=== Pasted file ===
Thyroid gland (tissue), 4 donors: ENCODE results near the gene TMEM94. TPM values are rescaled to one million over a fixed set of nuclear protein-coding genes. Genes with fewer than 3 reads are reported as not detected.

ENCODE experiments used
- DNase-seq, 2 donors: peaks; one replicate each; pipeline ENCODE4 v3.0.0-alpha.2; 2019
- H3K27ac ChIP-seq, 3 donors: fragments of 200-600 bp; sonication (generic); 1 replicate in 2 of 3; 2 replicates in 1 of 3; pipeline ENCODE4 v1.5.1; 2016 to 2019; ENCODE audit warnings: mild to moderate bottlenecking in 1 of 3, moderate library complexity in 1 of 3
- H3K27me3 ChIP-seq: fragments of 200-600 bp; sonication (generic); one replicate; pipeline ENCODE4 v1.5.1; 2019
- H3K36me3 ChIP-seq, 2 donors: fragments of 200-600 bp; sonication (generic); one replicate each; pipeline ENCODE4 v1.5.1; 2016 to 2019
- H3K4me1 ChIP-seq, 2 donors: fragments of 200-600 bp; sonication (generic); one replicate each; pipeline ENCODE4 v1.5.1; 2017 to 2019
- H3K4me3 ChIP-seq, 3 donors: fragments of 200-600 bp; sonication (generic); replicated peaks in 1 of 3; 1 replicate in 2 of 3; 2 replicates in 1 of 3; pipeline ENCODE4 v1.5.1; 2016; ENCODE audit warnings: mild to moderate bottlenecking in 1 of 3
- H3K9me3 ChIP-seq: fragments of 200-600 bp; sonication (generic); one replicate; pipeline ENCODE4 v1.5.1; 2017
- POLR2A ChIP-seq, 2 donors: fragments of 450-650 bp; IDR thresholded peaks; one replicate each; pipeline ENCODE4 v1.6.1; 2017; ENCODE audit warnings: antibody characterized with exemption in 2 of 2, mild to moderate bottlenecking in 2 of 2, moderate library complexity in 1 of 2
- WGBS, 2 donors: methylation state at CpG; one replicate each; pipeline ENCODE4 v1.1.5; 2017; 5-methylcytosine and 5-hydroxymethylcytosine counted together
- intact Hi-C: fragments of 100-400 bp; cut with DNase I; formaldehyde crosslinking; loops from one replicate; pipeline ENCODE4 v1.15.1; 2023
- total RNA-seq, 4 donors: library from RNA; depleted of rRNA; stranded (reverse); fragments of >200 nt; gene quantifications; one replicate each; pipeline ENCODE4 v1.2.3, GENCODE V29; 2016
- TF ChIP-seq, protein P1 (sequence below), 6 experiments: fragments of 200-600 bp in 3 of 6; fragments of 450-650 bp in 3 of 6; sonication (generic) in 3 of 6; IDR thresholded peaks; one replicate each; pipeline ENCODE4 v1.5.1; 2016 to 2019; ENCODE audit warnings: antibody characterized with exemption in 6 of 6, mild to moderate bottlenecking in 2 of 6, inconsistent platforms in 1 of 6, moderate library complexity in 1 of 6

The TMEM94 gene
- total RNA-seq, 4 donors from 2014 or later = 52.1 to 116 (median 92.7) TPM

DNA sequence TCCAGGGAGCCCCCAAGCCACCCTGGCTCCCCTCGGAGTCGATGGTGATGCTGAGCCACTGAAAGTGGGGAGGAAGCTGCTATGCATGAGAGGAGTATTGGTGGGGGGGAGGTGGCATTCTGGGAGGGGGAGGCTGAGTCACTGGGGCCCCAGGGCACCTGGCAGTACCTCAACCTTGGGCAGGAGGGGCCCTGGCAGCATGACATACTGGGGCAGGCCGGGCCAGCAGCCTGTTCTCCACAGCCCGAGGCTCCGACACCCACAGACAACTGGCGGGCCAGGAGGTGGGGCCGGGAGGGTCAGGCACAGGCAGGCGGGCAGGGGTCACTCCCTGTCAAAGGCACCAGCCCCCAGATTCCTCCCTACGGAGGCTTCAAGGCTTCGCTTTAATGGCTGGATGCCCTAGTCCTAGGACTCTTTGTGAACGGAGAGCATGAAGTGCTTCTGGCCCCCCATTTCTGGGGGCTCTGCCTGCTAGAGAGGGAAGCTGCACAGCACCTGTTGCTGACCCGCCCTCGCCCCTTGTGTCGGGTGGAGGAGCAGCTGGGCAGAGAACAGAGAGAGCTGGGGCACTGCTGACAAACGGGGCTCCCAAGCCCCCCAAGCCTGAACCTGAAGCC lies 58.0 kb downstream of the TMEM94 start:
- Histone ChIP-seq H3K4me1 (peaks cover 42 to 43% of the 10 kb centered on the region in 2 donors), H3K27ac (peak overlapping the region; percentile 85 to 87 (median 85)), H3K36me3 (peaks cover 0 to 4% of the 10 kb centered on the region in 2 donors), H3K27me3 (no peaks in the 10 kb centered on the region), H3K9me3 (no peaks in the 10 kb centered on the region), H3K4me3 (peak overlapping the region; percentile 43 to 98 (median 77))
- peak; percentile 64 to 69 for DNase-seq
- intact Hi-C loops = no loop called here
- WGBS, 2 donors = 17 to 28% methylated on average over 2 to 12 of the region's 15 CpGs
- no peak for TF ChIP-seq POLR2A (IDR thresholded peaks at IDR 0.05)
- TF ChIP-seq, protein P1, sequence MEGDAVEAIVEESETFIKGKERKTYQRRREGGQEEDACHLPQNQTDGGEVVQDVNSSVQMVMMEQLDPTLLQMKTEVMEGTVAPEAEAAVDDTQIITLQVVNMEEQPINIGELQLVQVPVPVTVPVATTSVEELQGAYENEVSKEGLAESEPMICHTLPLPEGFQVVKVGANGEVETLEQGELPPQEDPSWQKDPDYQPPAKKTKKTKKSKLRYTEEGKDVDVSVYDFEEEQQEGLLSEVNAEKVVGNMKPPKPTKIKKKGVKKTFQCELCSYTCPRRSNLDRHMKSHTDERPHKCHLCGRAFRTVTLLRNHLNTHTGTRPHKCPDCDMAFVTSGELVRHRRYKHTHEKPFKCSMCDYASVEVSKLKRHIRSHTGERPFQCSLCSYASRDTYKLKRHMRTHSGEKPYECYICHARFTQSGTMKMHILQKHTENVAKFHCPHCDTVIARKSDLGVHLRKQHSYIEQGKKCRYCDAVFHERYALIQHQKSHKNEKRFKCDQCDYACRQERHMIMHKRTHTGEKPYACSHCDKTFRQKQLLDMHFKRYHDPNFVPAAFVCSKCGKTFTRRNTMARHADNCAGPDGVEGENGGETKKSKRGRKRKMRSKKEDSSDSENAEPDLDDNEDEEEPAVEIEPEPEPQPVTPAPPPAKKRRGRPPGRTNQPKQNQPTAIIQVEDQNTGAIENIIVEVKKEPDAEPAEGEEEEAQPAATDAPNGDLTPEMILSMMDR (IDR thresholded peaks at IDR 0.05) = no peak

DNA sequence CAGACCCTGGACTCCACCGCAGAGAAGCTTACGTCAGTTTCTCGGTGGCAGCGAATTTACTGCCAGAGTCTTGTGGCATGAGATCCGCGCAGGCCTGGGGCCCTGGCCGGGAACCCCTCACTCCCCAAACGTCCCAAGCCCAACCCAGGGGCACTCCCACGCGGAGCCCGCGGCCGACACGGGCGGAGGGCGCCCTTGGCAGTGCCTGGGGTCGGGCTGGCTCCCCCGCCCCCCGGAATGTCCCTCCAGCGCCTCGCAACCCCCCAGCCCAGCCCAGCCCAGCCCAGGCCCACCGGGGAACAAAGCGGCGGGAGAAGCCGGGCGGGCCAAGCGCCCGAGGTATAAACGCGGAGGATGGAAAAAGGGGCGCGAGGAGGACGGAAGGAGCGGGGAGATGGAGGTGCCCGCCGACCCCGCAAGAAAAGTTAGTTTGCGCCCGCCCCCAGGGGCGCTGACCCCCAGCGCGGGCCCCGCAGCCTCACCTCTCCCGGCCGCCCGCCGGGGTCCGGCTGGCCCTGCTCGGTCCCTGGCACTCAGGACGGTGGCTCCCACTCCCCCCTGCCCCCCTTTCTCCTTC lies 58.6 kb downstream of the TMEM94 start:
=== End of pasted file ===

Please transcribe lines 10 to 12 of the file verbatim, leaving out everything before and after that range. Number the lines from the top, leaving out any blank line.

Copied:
- POLR2A ChIP-seq, 2 donors: fragments of 450-650 bp; IDR thresholded peaks; one replicate each; pipeline ENCODE4 v1.6.1; 2017; ENCODE audit warnings: antibody characterized with exemption in 2 of 2, mild to moderate bottlenecking in 2 of 2, moderate library complexity in 1 of 2
- WGBS, 2 donors: methylation state at CpG; one replicate each; pipeline ENCODE4 v1.1.5; 2017; 5-methylcytosine and 5-hydroxymethylcytosine counted together
- intact Hi-C: fragments of 100-400 bp; cut with DNase I; formaldehyde crosslinking; loops from one replicate; pipeline ENCODE4 v1.15.1; 2023